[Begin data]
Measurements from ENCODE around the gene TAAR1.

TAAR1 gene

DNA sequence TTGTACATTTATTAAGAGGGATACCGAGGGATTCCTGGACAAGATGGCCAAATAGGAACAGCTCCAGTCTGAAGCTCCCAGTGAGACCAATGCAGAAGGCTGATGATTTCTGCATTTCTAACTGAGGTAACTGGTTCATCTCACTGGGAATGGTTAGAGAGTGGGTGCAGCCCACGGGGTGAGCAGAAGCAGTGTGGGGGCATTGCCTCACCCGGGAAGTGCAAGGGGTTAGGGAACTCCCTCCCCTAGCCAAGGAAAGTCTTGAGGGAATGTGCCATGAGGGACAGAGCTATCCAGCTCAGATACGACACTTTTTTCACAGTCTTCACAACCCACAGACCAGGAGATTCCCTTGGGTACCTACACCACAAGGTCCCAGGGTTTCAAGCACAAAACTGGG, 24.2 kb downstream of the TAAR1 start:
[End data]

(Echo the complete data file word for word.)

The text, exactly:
Measurements from ENCODE around the gene TAAR1.

TAAR1 gene

DNA sequence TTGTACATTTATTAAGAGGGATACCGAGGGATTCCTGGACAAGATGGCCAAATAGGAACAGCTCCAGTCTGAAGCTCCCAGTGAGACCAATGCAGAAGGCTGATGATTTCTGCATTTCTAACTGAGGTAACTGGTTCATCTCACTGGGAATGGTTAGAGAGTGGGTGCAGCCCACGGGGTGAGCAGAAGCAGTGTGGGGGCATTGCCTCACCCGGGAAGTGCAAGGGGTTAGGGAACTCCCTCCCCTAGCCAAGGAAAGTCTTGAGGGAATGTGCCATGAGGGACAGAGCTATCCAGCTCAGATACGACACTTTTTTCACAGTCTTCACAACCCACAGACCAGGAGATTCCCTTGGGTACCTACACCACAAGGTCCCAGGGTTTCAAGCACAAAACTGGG, 24.2 kb downstream of the TAAR1 start: